• MS.Lillie
    • May 18, 2018
    Reply

    Hello, where can i find a list of official recommended accommodations? I am having trouble completing my college ” Homework Assignments” in the allotted time; I emailed the SOD and they stated that they do not offer “extended time on Assignments”. I have talked to my professor but he keeps saying “ALl StuDEnTs ArE GraDed WitH tHE SaME YaRd STicK” even refused to change my timed QUIZ because my Letter of Accommodations said EXAMS.

      • Admin
      • May 22, 2018
      Reply

      Discrimination laws are extremely complex and vary from place to place. We highly recommend you contact resources in your area who have expertise in academic accommodations.

      Robert Tudisco, a disability attorney and noted ADHD activist (roberttudisco.com) recommended several resources that may be able to help you, or at least find someone local who can help.

      He suggested a great resource named COPAA. COPAA is the Council of Parents Attorneys and Advocates. The Web site is http://www.copaa.org. Their site has a directory of disability and education attorneys in most jurisdictions as well as a lot of advocacy information.

      AHEAD is the Association for Higher Education and Disabilities (ahead.org), and they have a testing accommodation committee. In addition, the American Bar Association has a disability committee that actually led the fight in stopping the flagging of accommodated scores for the LSAT (unfortunately, we don’t know if the committee has a specific website). (I know testing isn’t your main problem now, but these groups may be able to help with assignments as well.)

      There is also an attorney in New York named Joanne Simon. She does a lot of work in accommodations, especially for post-secondary students. Her website is http://www.joannesimon.com.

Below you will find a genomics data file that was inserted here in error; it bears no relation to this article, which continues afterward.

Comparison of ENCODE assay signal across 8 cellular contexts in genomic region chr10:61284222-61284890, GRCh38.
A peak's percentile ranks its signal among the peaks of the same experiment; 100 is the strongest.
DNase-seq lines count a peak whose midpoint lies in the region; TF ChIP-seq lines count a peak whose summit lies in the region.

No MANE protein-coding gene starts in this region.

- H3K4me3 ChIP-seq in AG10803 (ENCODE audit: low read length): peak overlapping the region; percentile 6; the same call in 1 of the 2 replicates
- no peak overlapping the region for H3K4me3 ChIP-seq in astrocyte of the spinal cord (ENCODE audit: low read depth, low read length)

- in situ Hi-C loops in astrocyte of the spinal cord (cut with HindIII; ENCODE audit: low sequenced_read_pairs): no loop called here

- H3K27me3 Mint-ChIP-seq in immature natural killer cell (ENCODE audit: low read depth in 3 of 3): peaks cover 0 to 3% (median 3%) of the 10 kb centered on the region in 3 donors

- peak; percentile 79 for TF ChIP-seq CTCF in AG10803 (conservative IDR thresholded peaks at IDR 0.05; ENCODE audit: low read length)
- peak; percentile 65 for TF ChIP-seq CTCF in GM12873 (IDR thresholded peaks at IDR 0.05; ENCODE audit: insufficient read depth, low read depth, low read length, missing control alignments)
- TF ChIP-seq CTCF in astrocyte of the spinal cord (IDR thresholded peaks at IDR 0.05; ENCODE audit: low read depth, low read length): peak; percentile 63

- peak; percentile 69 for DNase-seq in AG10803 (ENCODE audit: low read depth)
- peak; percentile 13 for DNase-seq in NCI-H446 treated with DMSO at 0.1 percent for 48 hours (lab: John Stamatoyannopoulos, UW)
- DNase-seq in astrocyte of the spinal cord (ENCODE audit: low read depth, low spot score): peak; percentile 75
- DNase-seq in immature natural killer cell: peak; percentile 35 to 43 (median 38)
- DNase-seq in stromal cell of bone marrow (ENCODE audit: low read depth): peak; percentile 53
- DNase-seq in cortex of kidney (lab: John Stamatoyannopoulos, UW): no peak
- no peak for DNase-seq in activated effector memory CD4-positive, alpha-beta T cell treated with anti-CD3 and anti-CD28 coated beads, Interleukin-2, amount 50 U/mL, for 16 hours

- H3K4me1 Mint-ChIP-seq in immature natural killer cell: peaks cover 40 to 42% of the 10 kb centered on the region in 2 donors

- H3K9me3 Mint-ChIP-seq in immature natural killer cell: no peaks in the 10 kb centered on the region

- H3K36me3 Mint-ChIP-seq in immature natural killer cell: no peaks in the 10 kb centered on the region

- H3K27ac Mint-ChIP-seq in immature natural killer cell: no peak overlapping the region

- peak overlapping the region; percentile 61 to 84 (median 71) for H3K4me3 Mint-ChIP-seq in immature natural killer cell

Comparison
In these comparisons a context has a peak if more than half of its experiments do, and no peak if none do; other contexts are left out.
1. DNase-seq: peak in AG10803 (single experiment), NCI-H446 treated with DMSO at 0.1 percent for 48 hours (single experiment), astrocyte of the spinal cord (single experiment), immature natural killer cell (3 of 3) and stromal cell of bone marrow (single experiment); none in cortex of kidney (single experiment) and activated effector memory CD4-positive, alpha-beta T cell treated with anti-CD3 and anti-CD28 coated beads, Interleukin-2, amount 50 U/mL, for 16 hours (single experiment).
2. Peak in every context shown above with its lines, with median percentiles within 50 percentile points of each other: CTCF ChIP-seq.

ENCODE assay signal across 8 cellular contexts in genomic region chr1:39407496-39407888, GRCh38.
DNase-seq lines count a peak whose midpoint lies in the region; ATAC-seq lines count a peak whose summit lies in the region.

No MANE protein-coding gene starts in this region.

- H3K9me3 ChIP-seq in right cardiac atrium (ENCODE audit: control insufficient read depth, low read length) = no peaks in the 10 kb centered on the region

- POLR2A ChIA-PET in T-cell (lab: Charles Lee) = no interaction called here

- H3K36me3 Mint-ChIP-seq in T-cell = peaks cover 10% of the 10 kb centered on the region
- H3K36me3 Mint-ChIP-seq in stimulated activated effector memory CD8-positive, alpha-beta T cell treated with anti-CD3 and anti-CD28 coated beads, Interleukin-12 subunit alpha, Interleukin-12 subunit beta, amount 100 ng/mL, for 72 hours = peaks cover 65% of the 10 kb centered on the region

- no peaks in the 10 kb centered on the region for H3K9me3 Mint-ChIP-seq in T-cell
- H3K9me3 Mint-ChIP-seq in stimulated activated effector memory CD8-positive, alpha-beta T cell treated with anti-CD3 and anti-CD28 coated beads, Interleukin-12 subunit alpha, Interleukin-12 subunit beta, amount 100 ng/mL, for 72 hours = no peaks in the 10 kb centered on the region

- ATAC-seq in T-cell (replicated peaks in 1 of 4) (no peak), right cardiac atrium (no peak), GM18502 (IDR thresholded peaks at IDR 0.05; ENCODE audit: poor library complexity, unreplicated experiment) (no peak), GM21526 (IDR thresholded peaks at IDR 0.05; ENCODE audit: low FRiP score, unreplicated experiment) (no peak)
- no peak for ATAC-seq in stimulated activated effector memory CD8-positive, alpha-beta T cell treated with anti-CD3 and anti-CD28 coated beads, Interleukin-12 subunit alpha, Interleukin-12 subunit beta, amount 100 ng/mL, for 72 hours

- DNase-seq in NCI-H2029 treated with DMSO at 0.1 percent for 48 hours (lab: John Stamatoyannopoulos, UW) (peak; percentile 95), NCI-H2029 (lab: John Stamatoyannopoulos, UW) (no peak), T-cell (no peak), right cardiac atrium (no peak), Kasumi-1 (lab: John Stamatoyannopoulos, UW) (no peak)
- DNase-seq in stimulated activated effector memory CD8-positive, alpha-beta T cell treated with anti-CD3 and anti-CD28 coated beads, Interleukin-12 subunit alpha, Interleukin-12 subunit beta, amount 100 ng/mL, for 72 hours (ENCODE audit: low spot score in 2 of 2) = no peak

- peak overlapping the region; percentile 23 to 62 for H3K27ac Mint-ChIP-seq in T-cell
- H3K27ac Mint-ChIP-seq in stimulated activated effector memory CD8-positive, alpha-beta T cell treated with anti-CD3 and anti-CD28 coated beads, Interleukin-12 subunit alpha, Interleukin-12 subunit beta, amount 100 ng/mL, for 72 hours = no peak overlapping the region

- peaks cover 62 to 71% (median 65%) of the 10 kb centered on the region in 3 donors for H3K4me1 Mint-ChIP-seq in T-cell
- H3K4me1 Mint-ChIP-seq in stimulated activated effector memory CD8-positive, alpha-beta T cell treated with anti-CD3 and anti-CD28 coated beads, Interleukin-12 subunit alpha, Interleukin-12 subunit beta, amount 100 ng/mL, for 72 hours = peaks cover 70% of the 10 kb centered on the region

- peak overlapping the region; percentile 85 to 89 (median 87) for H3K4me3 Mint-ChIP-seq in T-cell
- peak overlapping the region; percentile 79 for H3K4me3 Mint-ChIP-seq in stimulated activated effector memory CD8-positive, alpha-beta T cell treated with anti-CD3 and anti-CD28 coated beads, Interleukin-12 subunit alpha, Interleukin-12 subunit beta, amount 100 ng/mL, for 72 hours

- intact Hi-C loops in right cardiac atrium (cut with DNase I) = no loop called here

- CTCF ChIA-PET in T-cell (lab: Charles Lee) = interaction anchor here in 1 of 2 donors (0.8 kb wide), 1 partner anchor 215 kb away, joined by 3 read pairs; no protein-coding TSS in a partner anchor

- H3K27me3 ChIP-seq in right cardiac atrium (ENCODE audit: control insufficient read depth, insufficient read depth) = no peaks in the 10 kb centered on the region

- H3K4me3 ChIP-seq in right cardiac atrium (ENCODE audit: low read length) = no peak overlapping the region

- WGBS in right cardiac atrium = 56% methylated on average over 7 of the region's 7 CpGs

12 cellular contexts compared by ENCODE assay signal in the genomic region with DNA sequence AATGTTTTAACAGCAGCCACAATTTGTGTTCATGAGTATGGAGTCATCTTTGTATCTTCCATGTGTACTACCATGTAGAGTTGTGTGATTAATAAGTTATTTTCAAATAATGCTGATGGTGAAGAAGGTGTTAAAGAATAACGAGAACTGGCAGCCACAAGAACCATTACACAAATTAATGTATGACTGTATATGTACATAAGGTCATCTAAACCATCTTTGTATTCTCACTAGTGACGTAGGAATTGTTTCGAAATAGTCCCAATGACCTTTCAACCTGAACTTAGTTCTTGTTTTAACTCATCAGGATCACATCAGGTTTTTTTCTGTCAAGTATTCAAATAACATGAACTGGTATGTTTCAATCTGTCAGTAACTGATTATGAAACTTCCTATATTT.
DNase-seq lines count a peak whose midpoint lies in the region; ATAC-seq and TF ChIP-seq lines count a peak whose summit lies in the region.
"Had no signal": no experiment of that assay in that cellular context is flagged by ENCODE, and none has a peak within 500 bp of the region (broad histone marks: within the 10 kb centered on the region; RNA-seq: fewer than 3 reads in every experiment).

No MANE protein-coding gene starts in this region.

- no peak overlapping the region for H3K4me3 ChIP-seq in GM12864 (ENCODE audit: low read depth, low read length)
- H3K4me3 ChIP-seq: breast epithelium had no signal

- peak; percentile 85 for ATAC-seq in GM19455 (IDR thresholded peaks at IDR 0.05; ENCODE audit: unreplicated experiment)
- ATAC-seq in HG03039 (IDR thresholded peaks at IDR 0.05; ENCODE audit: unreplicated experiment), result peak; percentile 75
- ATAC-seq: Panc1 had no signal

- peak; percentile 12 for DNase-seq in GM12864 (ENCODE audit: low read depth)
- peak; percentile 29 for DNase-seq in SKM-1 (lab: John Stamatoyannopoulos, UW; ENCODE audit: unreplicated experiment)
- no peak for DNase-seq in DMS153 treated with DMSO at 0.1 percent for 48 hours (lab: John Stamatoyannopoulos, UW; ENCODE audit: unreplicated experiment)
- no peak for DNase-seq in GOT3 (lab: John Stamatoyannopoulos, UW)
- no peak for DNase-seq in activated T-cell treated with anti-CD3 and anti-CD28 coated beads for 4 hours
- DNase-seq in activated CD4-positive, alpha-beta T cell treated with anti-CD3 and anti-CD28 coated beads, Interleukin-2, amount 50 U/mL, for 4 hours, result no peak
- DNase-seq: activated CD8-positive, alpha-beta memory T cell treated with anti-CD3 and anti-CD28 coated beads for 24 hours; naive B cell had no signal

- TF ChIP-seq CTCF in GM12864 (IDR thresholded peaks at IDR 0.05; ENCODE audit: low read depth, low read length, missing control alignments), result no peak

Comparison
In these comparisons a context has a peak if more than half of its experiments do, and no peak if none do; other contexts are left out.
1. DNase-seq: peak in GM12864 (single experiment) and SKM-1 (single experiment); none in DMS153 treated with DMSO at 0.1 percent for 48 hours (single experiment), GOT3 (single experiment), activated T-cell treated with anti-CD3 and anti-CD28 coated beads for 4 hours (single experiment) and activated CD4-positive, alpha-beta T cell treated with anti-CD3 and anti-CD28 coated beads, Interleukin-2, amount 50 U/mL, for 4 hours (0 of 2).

Good luck!

    • Marie Cimetti
    • May 10, 2018
    Reply

    I have read and re-read all there is to know about the ADA and accommodations for college students with ADHD, and what they are entitled to by law. However, this student has refused to admit he has a problem of to subject himself to a comprehensive evaluation. His professors are aware that he has a problem but do not feel they can help him due to HIPAA regulations. He is flunking out at the moment. He was evaluated when he was younger; however, does not want to admit it now. At the present time he will not graduate. I am not his parent; they are divorced, and I know more than either of them will ever know about his needs. Can his college intervene without breaking the law? What can I do? Can they request a comprehensive evaluation without going into detail. I went through this with both my son and daughter, both of whom were able to graduate. My daughter became a teacher after graduation by addressing her struggles and how she wanted to prevent other students from going through the agonizing time she had in college. I need your advice as to what, if any, I can do on this young man’s behalf. He is my grandson. Please let me know your thoughts. Time is running out for him…… Thank you.

      • Krischa
      • August 26, 2018
      Reply

      I am an adult with ADHD and I am sorry that your grandson is not doing well. You never mentioned his age but I am guessing that since he is in College he must be at least 18 and because of this it must be up to him. It is wonderful that you care about what happens and it must feel horrible not being able to intervene but at this point he has to discover what he needs and wants to do. Admitting that you are struggling, or different from others, is extremely difficult but having to disclose this to people at school or work can pose even more challenges such as stigma and discrimination. I know that for my family it was extremely helpful to read about how to support someone living with disabilities. There are many amazing websites and organizations that can help you through the tough times. He may not be ready for help right now but the best thing you can do for him, and yourself, is to accept his decision and support him. Educate yourself so that you have the tools necessary to guide him and yourself. Good luck.

Leave a Comment

ADHD and Eating Disorders

Q: Can you point me to any data around any connection with disordered eating…

Undiagnosed ADHD Made Me Question My Sanity

By: Kate As an only child of two highly intelligent and motivated people, a…

It’s So Hard to Leave the Nest

By: Chris I left "the nest" late in life when I got married at…

New ADHD Friendly Course Added to Rena-Fi.com

As an official partner with Rena-Fi, Inc., we wanted to be sure and mention…

I Wasn’t Crazy After All

By: Lindsay I am a seventeen-year old girl, I’m pretty sure I’ve had ADHD…

Partner in Denial about ADHD

Q: As a non-ADHD partner for 2.5 years to a 62 year old gentleman…